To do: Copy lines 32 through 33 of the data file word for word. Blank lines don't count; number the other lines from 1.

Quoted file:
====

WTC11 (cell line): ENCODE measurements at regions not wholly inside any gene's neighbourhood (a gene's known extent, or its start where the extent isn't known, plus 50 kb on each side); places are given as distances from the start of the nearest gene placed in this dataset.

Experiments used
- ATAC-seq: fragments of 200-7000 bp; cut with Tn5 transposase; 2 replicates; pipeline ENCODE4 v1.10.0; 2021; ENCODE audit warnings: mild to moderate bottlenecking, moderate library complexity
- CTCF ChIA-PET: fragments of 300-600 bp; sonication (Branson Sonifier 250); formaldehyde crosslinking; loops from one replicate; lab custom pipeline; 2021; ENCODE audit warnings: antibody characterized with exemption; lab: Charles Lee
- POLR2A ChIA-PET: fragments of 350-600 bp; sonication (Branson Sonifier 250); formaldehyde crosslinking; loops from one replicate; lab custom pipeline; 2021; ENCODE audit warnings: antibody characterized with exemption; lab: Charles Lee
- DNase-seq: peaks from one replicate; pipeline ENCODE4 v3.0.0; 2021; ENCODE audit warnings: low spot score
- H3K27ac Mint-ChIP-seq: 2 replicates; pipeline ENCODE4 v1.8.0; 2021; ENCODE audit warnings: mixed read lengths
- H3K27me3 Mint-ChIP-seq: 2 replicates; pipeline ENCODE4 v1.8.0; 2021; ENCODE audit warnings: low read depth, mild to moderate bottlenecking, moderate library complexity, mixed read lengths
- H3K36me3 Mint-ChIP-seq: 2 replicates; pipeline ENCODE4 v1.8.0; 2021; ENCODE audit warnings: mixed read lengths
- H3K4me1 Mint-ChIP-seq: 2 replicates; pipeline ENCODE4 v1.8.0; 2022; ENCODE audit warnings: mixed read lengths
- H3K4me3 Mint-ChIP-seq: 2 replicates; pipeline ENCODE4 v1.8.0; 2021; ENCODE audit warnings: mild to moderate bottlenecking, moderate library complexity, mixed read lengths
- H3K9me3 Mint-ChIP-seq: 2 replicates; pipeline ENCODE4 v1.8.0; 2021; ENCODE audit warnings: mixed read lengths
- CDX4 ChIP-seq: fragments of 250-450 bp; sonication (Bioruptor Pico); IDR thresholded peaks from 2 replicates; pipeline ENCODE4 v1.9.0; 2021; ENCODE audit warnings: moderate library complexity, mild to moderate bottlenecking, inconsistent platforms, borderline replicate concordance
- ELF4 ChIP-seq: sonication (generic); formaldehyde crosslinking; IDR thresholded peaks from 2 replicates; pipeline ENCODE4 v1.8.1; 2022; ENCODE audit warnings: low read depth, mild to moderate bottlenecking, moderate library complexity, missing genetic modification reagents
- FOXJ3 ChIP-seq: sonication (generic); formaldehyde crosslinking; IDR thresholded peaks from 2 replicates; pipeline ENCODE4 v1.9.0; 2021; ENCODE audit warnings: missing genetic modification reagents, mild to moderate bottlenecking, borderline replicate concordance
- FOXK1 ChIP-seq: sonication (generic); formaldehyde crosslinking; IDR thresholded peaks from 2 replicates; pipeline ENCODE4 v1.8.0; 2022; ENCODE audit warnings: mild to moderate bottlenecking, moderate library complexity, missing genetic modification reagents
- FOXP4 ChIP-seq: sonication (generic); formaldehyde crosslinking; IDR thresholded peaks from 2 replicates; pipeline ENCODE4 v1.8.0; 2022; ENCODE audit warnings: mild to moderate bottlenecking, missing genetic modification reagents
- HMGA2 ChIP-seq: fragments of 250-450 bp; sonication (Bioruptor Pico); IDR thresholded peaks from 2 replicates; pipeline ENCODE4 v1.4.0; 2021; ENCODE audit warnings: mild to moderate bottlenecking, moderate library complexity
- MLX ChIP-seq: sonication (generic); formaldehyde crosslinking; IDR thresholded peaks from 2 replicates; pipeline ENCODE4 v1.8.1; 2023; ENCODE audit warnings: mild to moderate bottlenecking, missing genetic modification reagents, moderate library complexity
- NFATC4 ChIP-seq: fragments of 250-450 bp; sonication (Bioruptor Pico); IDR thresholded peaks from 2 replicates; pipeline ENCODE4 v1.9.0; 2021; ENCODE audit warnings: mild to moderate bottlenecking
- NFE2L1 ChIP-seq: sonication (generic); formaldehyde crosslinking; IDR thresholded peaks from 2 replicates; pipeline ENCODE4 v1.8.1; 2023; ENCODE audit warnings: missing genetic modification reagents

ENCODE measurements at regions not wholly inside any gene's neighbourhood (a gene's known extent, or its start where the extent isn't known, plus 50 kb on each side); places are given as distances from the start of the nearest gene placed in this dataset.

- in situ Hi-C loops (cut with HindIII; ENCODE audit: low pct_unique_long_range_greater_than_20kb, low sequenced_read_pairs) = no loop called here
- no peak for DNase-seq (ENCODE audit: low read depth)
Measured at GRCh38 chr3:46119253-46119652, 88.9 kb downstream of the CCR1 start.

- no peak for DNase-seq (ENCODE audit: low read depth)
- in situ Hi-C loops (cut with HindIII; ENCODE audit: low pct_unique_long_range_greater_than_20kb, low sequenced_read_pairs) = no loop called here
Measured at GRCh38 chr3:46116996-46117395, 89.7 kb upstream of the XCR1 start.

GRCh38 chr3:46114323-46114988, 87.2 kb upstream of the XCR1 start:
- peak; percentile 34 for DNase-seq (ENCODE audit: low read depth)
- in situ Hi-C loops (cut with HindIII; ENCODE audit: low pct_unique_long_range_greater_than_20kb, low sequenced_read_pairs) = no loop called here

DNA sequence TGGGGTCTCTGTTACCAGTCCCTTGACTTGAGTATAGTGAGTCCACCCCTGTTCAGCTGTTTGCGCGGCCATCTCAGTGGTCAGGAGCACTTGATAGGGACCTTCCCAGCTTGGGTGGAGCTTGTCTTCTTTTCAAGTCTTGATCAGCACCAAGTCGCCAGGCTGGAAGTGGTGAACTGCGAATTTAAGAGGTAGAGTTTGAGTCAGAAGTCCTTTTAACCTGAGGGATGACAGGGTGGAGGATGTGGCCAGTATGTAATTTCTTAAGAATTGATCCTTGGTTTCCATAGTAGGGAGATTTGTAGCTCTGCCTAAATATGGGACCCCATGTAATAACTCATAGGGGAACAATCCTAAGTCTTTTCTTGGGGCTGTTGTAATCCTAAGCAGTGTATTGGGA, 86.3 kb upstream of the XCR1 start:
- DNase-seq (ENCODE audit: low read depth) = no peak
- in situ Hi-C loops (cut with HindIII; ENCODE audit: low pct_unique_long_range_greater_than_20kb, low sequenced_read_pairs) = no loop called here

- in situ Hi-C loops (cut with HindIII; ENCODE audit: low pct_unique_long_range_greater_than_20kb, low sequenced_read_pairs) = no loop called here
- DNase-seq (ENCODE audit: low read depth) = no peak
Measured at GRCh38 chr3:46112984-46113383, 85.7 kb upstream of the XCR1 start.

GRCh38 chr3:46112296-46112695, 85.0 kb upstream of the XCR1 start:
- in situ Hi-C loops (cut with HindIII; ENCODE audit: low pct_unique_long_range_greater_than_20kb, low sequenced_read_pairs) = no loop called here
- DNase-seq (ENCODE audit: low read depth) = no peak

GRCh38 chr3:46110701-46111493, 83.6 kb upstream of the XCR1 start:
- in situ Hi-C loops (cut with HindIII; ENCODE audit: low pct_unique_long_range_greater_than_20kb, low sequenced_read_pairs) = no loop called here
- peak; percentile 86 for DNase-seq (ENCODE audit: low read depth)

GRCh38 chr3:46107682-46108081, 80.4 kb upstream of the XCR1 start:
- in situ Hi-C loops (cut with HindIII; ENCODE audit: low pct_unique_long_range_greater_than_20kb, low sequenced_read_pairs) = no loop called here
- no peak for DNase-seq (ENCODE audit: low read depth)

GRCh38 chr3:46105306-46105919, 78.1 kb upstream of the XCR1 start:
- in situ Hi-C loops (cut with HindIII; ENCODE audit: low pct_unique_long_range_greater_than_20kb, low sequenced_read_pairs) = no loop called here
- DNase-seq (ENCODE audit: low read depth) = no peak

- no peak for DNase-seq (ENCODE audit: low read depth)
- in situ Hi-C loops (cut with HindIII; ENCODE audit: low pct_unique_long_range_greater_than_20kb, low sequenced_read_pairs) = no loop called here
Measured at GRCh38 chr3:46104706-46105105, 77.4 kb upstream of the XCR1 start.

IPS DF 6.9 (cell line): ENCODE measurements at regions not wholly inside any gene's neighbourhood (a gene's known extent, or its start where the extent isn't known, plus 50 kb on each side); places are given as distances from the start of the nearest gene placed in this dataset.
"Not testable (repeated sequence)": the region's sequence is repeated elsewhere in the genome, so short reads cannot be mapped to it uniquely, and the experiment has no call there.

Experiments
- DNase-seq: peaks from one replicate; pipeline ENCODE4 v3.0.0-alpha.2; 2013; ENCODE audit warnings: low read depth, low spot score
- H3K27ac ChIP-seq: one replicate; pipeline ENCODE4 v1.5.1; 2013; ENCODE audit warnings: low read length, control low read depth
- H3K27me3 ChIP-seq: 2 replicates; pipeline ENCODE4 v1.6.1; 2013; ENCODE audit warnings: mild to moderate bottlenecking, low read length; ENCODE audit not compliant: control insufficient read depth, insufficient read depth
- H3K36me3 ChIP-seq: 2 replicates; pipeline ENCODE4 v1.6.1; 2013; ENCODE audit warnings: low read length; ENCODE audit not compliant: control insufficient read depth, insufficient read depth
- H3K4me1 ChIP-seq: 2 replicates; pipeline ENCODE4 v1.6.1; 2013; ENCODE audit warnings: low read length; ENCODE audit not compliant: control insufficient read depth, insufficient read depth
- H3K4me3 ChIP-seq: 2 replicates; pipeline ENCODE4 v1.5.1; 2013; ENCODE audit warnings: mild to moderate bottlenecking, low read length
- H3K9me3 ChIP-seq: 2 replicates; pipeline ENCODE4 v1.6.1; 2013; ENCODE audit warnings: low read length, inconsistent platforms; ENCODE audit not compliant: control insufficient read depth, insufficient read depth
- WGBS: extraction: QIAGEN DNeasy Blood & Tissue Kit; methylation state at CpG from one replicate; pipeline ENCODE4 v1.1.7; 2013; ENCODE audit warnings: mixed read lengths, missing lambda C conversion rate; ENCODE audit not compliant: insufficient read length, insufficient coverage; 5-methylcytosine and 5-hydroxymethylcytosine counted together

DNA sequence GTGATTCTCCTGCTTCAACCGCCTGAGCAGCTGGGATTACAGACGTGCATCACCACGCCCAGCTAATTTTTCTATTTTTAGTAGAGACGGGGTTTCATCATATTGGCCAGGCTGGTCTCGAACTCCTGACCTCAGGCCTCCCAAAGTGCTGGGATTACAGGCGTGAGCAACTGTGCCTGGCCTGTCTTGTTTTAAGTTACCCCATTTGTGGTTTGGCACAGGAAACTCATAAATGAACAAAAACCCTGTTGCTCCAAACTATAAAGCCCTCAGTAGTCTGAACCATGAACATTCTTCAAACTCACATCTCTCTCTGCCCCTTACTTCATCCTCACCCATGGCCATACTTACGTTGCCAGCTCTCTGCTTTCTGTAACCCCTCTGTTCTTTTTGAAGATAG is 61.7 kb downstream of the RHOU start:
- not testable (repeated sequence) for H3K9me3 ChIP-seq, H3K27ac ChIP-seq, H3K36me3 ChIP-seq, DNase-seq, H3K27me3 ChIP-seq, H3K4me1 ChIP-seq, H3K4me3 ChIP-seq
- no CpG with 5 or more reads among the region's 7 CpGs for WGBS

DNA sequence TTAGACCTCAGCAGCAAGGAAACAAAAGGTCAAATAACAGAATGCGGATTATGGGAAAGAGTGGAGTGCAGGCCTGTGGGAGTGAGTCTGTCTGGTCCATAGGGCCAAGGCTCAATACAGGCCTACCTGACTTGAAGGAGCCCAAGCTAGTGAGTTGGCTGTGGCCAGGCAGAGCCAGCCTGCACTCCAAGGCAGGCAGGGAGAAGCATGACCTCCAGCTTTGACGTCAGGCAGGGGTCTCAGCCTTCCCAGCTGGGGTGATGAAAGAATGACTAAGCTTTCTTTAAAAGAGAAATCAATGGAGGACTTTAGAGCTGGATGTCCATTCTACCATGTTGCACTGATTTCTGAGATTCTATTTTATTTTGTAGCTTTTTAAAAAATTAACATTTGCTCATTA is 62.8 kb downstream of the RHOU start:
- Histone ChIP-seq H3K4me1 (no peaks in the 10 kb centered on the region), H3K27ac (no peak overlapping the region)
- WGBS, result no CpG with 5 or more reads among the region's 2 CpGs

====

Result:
DNA sequence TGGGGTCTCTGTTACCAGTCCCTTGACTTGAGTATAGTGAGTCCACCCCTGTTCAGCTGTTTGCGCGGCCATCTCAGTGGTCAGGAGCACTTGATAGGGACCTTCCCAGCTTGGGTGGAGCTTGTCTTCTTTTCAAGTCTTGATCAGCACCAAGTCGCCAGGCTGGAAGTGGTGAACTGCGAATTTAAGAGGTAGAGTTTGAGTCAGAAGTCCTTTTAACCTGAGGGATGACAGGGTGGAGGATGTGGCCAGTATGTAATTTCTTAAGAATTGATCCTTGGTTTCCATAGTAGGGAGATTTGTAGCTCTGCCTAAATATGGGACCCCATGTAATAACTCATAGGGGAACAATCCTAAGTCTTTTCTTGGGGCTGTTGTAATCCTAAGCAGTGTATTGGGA, 86.3 kb upstream of the XCR1 start:
- DNase-seq (ENCODE audit: low read depth) = no peak